Bidding farewell – coping with the loss of a parent

A short while ago my father left his body. In the following article I would like to share my experience of saying good-bye to him. May it help the reader in similar circumstances.

The forces that can be active during the time of death of a loved one and in the sudden new life situation are indescribable. The mind can hardly grasp the dimensions at work. The confrontation with the finitude of bodily life certainly “does something” to those left behind. It’s a multi-dimensional event. At least this is, how I perceive it.

Already during the first few days after my father left, I recognised one important element: as with many circumstances – or actually with all of life – the key for handling the death of someone, lies in the NOW, the present moment.

I found remarkable, that upon death of somebody close to us, our thought process brings us quickly and easily to all sorts of related memories. Like an automated magnetism, many images and feelings from olden times, the past, pop up. Also thoughts about what the deceased person will miss and no more experience from now on. But melancholy and attachments of this type and the associated grief don’t serve us, don’t give us any strength. Most power flows into our system by being in the present. Worries or assumption regarding one’s own future are another typical habit of the mind, however are not useful either. Strength, support and good ideas really reach us when we stay consciously in the present moment.

Being present requires a disciplining of the thoughts by the mourner though. A choice s/he has to make every moment anew. I just experienced myself how this works. It’s a balancing act. Allowing to feel human grief, but not immeasurably, eternally suffering over and over again. Otherwise the suffering weakens the heart and overall system.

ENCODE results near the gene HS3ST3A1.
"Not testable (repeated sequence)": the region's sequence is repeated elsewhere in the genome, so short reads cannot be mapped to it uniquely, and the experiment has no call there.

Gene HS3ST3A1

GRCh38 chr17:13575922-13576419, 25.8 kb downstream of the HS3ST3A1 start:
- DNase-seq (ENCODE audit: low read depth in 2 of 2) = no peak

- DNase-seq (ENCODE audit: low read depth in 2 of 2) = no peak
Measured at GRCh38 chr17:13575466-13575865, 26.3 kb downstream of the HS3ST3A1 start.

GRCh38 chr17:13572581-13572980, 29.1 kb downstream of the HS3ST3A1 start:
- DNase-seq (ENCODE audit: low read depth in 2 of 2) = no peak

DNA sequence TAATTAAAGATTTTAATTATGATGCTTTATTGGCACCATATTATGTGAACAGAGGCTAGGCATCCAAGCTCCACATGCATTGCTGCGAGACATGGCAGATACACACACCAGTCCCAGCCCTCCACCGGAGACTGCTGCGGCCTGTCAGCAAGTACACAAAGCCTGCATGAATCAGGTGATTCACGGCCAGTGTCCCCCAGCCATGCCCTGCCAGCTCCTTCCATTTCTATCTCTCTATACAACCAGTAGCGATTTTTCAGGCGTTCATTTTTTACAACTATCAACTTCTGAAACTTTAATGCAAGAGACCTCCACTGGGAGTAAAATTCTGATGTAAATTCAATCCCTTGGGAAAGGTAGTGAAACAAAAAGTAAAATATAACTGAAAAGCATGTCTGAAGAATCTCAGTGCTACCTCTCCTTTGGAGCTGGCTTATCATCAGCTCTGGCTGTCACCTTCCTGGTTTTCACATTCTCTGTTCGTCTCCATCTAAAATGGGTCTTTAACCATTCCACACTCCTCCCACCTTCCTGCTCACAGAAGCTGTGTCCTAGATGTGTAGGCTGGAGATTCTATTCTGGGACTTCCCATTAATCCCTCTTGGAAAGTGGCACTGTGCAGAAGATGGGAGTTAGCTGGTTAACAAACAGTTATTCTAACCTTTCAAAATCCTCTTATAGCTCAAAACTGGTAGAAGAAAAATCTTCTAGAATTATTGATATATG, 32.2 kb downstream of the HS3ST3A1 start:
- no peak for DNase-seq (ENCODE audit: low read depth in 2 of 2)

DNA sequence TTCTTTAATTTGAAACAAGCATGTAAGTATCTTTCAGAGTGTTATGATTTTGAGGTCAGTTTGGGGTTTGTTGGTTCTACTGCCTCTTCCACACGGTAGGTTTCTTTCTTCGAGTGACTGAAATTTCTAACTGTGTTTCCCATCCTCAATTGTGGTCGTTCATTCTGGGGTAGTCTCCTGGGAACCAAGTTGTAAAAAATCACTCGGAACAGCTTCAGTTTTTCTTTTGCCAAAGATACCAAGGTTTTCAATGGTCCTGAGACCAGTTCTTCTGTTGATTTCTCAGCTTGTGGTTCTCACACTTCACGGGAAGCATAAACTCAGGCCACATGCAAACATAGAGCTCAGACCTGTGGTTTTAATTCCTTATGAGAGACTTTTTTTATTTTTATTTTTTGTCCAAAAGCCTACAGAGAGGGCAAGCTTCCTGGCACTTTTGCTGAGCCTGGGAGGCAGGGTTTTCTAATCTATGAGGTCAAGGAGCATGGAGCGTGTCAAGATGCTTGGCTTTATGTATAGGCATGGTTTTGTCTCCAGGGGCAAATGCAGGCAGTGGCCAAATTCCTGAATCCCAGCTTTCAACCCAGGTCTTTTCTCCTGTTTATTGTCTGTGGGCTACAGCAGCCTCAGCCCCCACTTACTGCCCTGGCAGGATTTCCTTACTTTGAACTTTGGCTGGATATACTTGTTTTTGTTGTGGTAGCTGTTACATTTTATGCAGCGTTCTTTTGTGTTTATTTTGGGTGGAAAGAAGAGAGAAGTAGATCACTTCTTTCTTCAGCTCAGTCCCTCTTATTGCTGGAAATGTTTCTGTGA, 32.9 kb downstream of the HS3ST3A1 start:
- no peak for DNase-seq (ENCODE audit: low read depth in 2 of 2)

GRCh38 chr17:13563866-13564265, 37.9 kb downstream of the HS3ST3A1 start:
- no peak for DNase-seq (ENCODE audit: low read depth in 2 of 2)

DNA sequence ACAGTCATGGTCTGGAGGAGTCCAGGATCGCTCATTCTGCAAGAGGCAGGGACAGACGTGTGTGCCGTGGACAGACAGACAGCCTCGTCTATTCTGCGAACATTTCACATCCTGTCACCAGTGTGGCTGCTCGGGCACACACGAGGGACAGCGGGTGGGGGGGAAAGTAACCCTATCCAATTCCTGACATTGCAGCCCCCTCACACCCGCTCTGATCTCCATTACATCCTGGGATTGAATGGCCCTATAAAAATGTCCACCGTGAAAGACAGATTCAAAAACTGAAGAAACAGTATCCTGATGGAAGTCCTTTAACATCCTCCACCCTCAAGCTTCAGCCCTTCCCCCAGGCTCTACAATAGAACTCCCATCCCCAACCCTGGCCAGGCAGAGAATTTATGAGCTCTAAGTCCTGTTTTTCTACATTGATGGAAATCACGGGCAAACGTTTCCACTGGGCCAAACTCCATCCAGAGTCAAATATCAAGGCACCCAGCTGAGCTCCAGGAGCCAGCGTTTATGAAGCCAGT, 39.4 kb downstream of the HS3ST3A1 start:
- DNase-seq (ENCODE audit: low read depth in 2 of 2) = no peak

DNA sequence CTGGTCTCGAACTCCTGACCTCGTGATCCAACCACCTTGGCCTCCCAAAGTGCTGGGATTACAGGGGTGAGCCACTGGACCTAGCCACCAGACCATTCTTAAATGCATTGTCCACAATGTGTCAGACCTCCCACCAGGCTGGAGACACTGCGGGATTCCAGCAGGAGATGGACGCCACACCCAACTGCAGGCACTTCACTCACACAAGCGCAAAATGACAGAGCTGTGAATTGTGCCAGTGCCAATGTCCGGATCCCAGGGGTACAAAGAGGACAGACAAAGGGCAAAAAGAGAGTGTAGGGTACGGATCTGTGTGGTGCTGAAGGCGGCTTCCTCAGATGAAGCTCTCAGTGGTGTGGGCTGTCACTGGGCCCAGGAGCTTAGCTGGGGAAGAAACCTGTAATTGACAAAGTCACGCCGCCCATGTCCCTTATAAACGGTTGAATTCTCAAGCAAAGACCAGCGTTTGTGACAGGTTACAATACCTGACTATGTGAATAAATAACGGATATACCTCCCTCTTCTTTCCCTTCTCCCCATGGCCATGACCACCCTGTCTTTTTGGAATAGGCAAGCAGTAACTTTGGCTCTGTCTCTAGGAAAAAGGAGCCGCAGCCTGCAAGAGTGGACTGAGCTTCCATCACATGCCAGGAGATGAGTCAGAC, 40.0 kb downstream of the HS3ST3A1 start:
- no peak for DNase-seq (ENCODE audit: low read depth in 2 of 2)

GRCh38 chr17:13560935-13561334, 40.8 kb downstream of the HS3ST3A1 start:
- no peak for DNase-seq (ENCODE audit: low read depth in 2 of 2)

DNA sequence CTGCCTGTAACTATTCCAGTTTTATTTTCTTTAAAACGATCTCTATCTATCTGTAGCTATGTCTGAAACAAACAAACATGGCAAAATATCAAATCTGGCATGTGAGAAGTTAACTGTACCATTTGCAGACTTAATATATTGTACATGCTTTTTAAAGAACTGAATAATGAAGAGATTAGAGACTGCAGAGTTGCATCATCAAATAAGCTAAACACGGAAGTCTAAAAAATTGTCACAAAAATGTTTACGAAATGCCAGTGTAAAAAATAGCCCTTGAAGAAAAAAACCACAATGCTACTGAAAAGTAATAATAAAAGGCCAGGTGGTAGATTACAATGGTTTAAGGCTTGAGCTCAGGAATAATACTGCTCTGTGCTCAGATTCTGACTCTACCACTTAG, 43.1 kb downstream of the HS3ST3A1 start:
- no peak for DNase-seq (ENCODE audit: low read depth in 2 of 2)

Consciously and wholeheartedly I dedicated one whole day to my father. I held my very own ceremony. I went to a mass at church (he would have liked it a lot), I meditated, prayed, played sacred music and mantras, burned candles and just sat down contemplating the new situation. I welcomed all thoughts or feelings and watched what happened within me. I went through various memories and the whole spectrum of emotions – sadness, joy, anger, compassion, forgiveness. I observed, felt and breathed. Ultimately the “biggest wave”, that of gratitude and love, engulfed me. And although this was very touching and somewhat painful, it was equally, if not more, empowering and essentially soothing. Giving me also the knowledge: everything was and is ok.

I’m at deep peace with what has been and what is now. And I’m happy about our last meeting and our last phone call – those encounters were infused by nearness and a loving connectedness.

It is clear to me that my father died, because his job was done in this life. There was nothing else that could have been done. And given my own near-death experience as a teenager, through meditation and own past life regression, I just know that the body “stops” , but the soul moves on. Finity is relative.

My father – April 1973 , and a year ago in August 2012, (* 1936 , † 2013)

My father – April 1973 , and a year ago in August 2012, (* 1936 , † 2013)